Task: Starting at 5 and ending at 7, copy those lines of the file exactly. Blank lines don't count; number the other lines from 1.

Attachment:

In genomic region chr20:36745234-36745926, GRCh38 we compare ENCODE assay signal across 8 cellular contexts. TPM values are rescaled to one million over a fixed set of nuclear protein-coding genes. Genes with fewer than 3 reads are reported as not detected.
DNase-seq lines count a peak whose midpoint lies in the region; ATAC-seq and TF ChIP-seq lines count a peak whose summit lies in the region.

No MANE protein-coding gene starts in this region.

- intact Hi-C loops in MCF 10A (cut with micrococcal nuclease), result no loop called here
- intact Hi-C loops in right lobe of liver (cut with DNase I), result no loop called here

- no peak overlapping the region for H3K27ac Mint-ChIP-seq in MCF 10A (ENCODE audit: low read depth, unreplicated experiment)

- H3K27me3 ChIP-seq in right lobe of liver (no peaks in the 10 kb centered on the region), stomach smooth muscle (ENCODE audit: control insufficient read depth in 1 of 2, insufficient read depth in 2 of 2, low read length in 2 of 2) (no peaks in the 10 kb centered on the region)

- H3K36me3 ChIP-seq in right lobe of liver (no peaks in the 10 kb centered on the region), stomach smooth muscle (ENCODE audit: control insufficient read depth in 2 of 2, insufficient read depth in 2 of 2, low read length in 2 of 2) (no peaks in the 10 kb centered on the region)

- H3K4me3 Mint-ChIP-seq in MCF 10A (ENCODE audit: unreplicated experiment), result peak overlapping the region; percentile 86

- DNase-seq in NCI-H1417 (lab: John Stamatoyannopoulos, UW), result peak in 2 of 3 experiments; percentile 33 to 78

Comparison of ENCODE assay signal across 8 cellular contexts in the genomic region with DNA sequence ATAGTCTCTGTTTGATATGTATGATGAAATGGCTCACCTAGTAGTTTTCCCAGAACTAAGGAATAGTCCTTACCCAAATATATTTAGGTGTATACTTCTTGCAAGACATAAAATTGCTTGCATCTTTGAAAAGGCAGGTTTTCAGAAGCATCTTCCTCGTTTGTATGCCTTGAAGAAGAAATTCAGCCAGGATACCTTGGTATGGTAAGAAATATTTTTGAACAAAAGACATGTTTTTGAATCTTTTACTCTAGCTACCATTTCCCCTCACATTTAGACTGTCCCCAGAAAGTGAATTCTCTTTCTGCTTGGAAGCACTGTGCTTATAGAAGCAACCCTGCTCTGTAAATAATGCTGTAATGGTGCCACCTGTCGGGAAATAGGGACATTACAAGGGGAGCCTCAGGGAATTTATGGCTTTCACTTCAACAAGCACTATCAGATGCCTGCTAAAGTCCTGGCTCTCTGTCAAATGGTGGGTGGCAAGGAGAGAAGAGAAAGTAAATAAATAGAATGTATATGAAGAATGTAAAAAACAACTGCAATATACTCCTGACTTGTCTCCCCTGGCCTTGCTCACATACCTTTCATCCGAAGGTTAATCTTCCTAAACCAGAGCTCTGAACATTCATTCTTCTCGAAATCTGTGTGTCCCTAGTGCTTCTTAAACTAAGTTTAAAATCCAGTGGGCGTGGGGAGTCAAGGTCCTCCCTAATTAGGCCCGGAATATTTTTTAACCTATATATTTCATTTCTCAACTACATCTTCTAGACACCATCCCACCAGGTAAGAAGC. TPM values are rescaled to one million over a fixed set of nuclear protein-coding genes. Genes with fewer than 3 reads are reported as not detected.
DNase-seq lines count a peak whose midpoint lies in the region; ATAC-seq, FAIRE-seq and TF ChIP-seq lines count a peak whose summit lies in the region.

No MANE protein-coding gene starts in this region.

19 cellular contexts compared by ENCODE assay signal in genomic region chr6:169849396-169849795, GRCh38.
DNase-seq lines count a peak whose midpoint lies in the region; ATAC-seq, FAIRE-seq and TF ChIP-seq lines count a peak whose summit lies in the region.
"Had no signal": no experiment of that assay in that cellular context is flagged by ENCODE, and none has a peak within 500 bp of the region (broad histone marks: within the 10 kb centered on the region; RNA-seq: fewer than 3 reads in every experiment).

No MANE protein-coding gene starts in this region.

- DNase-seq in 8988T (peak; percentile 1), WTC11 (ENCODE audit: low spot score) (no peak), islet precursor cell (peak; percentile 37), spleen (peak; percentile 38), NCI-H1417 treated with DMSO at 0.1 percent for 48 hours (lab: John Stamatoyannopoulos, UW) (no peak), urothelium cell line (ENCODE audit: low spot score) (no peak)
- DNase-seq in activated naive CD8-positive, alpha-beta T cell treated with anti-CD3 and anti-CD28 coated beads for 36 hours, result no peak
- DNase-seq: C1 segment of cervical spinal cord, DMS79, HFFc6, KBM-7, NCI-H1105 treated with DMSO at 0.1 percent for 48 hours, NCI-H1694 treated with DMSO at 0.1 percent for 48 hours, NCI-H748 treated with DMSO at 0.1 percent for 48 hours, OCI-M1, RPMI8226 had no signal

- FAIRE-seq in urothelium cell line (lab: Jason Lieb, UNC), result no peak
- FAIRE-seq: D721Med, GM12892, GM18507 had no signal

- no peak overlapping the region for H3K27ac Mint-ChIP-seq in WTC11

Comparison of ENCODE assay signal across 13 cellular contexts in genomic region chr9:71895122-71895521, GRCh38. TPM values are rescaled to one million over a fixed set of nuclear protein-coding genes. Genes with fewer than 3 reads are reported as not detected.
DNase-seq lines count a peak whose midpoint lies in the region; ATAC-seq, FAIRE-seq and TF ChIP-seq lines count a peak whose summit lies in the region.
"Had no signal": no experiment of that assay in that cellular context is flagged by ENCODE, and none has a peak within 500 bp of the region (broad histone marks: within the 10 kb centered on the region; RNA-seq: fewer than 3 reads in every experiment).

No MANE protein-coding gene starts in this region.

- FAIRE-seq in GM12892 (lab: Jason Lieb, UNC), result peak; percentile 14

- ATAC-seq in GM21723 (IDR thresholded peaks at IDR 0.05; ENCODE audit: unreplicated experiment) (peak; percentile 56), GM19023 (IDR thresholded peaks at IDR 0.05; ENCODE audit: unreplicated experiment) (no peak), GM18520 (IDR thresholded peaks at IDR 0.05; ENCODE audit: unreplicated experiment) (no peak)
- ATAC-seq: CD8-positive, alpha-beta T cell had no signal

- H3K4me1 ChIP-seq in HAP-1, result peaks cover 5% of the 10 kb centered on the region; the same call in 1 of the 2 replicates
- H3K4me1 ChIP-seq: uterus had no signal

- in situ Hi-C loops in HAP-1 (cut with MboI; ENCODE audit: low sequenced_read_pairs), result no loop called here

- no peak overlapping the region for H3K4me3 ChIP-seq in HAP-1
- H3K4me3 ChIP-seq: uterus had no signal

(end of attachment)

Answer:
- intact Hi-C loops in right lobe of liver (cut with DNase I), result no loop called here

- no peak overlapping the region for H3K27ac Mint-ChIP-seq in MCF 10A (ENCODE audit: low read depth, unreplicated experiment)

- H3K27me3 ChIP-seq in right lobe of liver (no peaks in the 10 kb centered on the region), stomach smooth muscle (ENCODE audit: control insufficient read depth in 1 of 2, insufficient read depth in 2 of 2, low read length in 2 of 2) (no peaks in the 10 kb centered on the region)